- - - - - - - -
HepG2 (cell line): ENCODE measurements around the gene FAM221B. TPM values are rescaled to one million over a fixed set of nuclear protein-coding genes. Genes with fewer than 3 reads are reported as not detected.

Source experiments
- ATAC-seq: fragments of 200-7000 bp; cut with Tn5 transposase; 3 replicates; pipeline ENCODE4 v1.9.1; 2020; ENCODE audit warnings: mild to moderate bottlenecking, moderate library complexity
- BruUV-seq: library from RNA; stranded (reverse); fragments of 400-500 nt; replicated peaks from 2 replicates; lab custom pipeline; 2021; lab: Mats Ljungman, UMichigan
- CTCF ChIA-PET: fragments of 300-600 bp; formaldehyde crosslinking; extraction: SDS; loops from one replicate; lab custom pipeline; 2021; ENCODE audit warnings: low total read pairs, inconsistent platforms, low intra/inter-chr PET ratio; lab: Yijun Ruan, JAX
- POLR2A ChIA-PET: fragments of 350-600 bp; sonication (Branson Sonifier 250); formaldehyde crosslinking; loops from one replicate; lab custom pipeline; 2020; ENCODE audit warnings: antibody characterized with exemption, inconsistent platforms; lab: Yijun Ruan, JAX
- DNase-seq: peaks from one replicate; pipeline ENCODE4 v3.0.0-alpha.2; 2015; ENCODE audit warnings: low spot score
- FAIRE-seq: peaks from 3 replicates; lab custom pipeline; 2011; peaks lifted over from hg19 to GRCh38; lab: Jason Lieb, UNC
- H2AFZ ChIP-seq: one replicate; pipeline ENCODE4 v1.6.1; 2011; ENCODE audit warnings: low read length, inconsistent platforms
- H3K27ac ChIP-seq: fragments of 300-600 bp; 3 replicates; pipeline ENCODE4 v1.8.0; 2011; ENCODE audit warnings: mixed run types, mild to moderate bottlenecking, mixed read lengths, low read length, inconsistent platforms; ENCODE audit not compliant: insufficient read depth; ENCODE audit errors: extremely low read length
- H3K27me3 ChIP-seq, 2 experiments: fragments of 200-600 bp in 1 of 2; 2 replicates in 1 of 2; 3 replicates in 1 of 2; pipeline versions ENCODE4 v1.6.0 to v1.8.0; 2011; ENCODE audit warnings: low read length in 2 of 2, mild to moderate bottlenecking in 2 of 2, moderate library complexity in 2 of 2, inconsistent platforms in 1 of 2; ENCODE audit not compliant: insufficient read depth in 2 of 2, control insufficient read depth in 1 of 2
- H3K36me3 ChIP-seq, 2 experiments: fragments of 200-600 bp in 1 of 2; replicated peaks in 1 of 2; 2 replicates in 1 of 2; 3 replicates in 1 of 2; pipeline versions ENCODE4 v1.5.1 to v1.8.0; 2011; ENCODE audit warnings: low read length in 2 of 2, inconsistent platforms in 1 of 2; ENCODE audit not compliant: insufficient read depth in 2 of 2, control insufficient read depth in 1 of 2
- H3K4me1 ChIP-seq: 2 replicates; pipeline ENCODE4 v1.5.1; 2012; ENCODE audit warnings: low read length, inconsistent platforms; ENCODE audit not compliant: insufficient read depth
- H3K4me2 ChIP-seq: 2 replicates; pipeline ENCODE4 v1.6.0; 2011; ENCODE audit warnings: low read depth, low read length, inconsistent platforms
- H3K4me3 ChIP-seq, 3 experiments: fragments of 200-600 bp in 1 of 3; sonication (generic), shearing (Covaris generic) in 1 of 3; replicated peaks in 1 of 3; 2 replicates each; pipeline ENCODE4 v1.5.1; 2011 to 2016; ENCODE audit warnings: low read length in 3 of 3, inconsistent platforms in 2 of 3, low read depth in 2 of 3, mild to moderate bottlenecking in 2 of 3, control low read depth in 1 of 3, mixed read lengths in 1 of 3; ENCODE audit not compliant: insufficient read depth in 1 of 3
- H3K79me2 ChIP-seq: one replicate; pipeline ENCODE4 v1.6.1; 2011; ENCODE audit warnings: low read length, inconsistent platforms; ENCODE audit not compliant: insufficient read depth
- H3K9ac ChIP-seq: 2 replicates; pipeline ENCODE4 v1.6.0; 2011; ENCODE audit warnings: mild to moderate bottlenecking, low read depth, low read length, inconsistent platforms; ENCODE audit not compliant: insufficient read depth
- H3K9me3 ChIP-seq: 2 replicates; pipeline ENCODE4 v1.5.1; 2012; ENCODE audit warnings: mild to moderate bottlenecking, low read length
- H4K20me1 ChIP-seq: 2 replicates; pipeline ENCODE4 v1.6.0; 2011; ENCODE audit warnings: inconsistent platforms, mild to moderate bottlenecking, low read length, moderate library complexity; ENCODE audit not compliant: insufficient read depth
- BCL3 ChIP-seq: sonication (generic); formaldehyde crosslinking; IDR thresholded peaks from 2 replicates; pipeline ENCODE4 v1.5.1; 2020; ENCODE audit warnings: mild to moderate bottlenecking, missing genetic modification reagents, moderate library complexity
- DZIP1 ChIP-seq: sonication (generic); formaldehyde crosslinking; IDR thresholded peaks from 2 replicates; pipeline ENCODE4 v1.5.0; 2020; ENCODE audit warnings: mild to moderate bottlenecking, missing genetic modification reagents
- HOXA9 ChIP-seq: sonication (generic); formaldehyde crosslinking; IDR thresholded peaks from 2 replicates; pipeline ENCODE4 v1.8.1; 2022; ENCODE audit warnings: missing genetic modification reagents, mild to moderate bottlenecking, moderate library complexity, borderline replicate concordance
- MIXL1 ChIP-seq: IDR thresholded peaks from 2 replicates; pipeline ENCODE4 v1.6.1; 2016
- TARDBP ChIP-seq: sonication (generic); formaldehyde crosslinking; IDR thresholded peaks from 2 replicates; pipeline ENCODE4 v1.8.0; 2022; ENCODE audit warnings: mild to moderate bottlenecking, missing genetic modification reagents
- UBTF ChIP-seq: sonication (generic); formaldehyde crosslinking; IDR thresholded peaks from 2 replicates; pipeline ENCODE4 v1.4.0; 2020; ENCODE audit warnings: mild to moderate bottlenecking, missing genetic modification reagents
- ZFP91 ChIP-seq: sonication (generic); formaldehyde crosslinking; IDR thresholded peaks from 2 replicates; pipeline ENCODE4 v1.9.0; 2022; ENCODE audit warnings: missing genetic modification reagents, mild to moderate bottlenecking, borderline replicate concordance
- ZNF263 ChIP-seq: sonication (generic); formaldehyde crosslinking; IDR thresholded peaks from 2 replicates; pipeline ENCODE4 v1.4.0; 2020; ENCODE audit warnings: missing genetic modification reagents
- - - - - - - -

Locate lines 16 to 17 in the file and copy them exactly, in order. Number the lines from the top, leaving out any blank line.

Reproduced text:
- H3K79me2 ChIP-seq: one replicate; pipeline ENCODE4 v1.6.1; 2011; ENCODE audit warnings: low read length, inconsistent platforms; ENCODE audit not compliant: insufficient read depth
- H3K9ac ChIP-seq: 2 replicates; pipeline ENCODE4 v1.6.0; 2011; ENCODE audit warnings: mild to moderate bottlenecking, low read depth, low read length, inconsistent platforms; ENCODE audit not compliant: insufficient read depth